Early afternoon entry.
Our group was roused early this morning. I was awake and finishing meditation as a knock came at our door. The messenger brought orders from Gavin. Gavin wanted us to take passage aboard a cargo barge and follow the trail of what may be smuggled goods. It will be a three day journey to the next major town down-river. Once there, we are to find the link between the murder of the couple in the warehouse and the apparent smuggling operations. And learn what is being smuggled and to whom.
Our conveyance was to leave in an hour; we had to make haste. We dressed, made ready, bundled all our possessions and took on a supply of basic good and rations from the Guild House quartermaster. Enough for a week for the lot of us.
Gavin met us at the House entrance, with a fearsome, hulking companion. It was only then that we noticed Alex was missing. Gavin told us that Alex had been excused to attend to some matter, something that seemed to trouble our Guild steward. In Alex’s stead, Gavin then presented Wilhelm, a Guildsman who would accompany us. At first blush Wilhelm looked all the part of a barbarian; he stands like a tree, moves like a fox, has the eyes of a hawk. But he was dressed in civilized fashion and looked more refined than the wildmen of lore. In fact, he was quite polite and even said hello. Still, Spiritz and Reece have given him a wide berth.
We got to the wharf before mid-morning; at the appointed place we found our transport. It is a long, flat construction; a barge perhaps one hundred and some feet long, forty or fifty feet wide, deck about four feet off the muddy water-line and more below. There is an area at the center of the deck which is covered with canvas sheets fixed to poles; this tented area is the closest we will have to an “indoors”.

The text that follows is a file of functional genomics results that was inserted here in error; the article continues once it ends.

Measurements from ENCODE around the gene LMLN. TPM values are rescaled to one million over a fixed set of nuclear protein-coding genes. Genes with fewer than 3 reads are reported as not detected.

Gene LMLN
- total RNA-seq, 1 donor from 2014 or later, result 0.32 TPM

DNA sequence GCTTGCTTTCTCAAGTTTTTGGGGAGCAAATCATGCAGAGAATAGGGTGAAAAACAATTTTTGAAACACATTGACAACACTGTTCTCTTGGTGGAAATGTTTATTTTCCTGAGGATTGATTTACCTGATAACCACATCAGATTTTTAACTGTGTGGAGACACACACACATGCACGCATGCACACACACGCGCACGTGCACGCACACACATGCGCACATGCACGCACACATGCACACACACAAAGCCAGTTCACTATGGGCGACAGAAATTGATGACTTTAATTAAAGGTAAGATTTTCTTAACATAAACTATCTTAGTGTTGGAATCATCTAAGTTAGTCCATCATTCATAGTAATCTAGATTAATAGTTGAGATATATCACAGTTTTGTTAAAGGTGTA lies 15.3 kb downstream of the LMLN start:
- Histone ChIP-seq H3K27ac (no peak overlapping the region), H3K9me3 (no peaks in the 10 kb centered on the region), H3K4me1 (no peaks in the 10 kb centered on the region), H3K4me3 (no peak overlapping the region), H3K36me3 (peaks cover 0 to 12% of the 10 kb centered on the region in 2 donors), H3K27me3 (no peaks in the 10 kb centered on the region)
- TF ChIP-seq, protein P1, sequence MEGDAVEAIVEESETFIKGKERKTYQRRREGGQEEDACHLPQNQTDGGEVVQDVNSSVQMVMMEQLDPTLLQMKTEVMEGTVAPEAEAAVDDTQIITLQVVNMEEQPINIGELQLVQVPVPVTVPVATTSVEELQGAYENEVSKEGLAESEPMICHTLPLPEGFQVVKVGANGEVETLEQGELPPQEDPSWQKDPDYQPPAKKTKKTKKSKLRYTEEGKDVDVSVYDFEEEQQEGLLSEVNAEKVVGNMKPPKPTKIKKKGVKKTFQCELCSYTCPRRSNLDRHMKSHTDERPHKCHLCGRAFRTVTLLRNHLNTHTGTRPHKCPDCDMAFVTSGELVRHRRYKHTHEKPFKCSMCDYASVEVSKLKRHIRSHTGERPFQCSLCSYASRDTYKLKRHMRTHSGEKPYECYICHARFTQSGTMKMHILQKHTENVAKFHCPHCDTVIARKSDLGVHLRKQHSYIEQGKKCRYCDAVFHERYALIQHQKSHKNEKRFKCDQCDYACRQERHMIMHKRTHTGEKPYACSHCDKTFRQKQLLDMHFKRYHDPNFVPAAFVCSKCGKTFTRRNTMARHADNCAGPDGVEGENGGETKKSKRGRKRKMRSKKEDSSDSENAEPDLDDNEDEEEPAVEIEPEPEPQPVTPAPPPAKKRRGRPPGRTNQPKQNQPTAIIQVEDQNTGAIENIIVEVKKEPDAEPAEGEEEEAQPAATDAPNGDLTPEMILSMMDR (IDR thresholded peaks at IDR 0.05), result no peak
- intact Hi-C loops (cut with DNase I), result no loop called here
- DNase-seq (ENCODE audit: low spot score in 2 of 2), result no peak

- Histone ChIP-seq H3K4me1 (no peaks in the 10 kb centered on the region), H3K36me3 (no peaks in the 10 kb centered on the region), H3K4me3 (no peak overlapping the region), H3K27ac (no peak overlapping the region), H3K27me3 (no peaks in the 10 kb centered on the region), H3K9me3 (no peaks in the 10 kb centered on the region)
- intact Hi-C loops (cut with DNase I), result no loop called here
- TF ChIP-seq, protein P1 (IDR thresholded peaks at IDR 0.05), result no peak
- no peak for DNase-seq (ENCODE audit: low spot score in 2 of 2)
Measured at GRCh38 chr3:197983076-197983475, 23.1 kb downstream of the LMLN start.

Polemen occupy the four corners of the barge, and a captain oversees operations from near the bow. Crates, barrels, and boxes cover the scow in orderly rows and columns, stacked taller in the center, shorter at the periphery. The barge is fully loaded for a drift down to the next market.
I put my complete faith in a weathered old plank, which was the gangway from the wharf to the barge. The river is brown and flows lazy, opaque an inch below its surface. As I expected, also reeking of outfall from Callia’s gutters and sewers. To fall in would be a hideous experience. The plank bounced and bowed dangerously underfoot, but held. Ever since boarding, I have remained at the very center of the barge.
We launched, cutting loose the lines and pushing away from the wharf piers to let the river current shoulder the barge. Our group is assembled under the generous shade of the covered area. It is clear that our assistance is not needed; the barge moves at a snail’s pace, nudged in line by the rivermen who work as crew. Even the captain spared us no more attention than to make words of caution for our safety, then leave us be.
All the hurry of the morning, the scramble to get ready, and make our way to the barge mere minutes before it cut loose, only to find ourselves lazing about. It is nice, I must admit. The day is scorching hot already, we are pleasantly shaded and heavy with provisions for snacking. The water is undoubtedly a bit less septic as Callia shrinks behind us, and tributary flows join the river at odd intervals from the farmlands and untended wild. Still, I’m not going near it.
I will write more come nightfall, when we take to shore.
Journal of Dr. Marcus Grant
Healing Cleric of Pelor, Order of St-Jude Academy (Silabrek)
11th Day, 1st day down-river from Callia, territory of Ælim.